Good bread and good drink, a good fire in the hall; Braun, pudding and sauce, and good mustard withal; Beef, mutton and pork, shred pies of the best; Pig, veal, goose and capon, and turkey well drest; Cheese, apples and nuts; jolly carols to hear; All these in the country are counted good cheer.
Thomas Tusser, 1573
What is now often being called a “heritage turkey” is what poultry breeders call a “standard breed” turkey. A standard breed is a bird that has been bred to be true to the characteristics of one of the older registered turkey varieties. Examples of standard breeds are the Beltsville Small White, Black, Standard Bronze (see also), Narragansett, Slate, White Holland, Royal Palm (see also), and Bourbon Red. Frank Reese, one of the leading forces behind the American revival of standard breed poultry, and especially the turkey, identifies three qualities that a heritage bird must have: it must be able to breed naturally, live seven to nine years, and grow slowly.
The modern commercial turkey, the Broad Breasted Bronze and Large White, became the dominant bird of American turkey of commerce in the second half of the twentieth century. The Broad Breasted White was selected to produce a lot of meat quickly. The body shape of the bird was altered to promote the development of meat. These birds have shorter breast bones, and shorter legs than standard turkeys. As a consequence, these birds cannot mate naturally — they are bred through artificial insemination — and they have an unusual gait for a turkey. These birds waddle, and mature birds get so heavy in relation to their misaligned bodies, that many cannot walk. These birds are also short-lived. Feather color, like skin color in humans, is nothing more than a superficial characteristic. The Broad Breasted turkey exists in both a white and a brown version – “bronze” – in the language of turkey breeders. To identify a standard-bred heritage turkey one must look beyond feather color to more fundamental issues, in particular the ability to reproduce and both slow growing and long-lived.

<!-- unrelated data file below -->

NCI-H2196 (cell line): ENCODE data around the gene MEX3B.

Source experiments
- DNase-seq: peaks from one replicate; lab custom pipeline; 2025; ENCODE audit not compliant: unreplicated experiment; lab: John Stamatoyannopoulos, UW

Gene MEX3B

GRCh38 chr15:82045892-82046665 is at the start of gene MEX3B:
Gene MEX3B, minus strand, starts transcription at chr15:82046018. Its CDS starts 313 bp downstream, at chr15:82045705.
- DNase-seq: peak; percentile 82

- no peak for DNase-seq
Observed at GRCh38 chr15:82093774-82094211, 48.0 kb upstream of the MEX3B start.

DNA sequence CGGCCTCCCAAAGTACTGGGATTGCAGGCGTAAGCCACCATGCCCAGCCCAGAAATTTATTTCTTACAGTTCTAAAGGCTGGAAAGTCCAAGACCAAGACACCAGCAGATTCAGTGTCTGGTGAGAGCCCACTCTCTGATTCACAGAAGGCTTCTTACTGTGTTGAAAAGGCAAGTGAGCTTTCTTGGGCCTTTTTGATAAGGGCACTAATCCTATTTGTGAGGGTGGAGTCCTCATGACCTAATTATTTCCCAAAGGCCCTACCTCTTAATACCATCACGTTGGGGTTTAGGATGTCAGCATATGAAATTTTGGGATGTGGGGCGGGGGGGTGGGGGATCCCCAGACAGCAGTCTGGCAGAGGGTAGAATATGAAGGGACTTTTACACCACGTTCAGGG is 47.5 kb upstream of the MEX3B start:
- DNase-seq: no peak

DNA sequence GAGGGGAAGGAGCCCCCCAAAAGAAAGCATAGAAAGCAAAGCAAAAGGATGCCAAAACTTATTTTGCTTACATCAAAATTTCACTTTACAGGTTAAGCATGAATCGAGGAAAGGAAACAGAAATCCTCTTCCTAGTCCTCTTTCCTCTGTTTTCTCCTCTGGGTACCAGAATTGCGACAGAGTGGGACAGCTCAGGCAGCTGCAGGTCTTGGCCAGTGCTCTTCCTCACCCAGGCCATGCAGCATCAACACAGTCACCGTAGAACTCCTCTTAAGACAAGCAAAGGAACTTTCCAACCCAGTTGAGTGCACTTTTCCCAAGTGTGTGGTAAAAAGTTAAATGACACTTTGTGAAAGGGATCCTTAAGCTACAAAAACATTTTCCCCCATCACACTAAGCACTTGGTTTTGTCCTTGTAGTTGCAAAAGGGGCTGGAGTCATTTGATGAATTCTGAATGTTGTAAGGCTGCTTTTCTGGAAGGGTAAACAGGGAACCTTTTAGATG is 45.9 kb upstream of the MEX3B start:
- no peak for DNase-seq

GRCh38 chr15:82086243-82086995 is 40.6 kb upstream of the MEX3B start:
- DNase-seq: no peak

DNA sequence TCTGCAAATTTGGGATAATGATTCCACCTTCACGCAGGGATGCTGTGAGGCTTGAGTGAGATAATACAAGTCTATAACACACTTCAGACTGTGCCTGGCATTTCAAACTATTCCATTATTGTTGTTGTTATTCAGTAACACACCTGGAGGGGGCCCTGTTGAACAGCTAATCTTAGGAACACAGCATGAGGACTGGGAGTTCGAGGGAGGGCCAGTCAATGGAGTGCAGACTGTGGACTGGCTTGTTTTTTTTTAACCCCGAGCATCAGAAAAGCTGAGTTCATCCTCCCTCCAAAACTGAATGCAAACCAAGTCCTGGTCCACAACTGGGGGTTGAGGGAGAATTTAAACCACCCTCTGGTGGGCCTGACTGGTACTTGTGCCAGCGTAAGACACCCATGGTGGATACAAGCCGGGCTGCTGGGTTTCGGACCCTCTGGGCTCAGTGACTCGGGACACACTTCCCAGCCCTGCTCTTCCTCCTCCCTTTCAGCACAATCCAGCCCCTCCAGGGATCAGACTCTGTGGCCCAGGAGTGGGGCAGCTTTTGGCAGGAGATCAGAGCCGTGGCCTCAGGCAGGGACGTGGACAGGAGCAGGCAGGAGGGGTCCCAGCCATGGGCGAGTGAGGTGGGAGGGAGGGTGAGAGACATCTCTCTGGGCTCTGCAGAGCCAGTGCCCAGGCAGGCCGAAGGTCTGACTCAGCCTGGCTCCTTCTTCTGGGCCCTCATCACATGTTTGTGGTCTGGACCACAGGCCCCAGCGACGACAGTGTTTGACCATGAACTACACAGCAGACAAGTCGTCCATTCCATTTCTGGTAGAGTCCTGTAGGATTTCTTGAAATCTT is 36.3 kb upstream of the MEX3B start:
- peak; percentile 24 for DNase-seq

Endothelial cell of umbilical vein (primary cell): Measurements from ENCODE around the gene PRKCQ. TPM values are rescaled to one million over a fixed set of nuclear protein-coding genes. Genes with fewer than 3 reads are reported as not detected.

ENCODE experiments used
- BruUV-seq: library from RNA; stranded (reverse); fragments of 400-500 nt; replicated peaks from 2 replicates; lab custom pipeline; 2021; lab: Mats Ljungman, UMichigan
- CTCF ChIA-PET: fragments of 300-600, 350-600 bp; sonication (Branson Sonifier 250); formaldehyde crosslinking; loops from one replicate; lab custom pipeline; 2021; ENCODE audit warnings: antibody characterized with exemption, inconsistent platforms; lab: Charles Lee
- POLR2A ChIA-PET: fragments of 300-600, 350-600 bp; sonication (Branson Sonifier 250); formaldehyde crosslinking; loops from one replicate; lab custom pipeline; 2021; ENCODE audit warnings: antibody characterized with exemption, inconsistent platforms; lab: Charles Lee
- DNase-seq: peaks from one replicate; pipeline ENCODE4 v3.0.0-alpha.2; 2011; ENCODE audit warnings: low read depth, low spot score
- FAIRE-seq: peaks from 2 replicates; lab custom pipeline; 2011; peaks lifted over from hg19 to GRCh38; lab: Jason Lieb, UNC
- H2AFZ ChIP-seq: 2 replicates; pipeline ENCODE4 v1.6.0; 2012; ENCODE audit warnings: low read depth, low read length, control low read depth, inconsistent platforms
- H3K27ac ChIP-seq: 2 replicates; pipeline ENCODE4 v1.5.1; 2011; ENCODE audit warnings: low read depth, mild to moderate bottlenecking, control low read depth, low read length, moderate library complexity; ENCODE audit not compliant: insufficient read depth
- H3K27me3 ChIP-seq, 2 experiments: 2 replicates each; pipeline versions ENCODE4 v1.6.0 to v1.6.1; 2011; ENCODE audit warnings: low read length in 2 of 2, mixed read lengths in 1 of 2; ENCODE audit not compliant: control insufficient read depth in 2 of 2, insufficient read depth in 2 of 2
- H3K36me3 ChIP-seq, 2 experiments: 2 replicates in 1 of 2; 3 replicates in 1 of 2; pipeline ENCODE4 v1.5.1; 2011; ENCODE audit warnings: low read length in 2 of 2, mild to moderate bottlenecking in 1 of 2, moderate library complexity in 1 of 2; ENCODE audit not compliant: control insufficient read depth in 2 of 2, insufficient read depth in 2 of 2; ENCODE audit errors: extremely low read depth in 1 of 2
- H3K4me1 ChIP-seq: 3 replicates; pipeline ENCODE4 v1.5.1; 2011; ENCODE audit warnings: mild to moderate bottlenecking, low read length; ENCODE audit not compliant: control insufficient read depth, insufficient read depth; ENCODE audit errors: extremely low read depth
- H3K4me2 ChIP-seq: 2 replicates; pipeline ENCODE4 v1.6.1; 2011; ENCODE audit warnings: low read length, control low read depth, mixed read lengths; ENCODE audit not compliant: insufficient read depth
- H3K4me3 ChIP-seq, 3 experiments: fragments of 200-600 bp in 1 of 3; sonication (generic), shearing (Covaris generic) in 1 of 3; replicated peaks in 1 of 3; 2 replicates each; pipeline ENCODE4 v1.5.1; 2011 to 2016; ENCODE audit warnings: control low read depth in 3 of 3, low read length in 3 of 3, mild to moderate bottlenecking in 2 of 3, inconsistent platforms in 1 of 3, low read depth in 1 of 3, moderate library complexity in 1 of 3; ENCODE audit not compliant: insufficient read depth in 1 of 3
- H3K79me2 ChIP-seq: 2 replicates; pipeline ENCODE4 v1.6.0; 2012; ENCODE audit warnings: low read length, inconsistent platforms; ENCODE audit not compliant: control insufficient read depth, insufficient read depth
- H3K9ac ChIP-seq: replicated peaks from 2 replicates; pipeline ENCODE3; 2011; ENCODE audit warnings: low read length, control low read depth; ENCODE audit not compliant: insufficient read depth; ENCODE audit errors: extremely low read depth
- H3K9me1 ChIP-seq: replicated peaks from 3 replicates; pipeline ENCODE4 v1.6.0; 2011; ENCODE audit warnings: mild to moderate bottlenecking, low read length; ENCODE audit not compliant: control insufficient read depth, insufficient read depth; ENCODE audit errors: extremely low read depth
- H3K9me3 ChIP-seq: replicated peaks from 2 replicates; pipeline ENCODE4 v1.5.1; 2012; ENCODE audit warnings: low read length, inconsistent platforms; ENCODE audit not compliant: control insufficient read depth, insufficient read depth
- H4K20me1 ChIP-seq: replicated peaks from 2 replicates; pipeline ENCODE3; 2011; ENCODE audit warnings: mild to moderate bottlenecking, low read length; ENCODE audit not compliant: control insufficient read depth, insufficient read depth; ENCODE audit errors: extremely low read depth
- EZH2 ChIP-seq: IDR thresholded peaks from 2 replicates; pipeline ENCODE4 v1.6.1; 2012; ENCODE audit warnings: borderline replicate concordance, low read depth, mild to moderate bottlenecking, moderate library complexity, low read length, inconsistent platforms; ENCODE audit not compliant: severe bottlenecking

Flavor in a bird – or in any animal that we eat – is a product of four factors – the fundamental underlying flavor of its meat, its age, how it was raised, and what it ate. Older animals have more flavor than younger ones. Because heritage turkeys grow more slowly than modern commercial varieties tend to have more intrinsic flavor. This said, turkey is a subtle taste, and it matters a great deal how the animals were raised, and what they ate.
The more an animal moves around, the more interesting its flavor. Thus, turkeys raised on pasture get more exercise than those raised in buildings. Turkeys that eat green grass, plants, and insects have a deeper taste than birds that are raised on an exclusive grain diet. As heritage turkeys are slaughtered at seven or eight months, rather than three or four months for the Broad Breasted Bronze or the Large White, their flesh has more intrinsic flavor, and if they have been raised on pasture, then their flesh will be as fully flavored as it can be.
I do not, however, want to exaggerate the difference in the turkey on ones plate. For that final taste the hand of the cook can obviously be more important than the bird you buy. From my experience what I can say is that the more normally proportioned heritage breeds are pleasure to work with. I have “hung” birds by letting them sit in my refrigerator uncovered for a week before cooking, with a couple turnings per day. The aged birds have always been exceptional.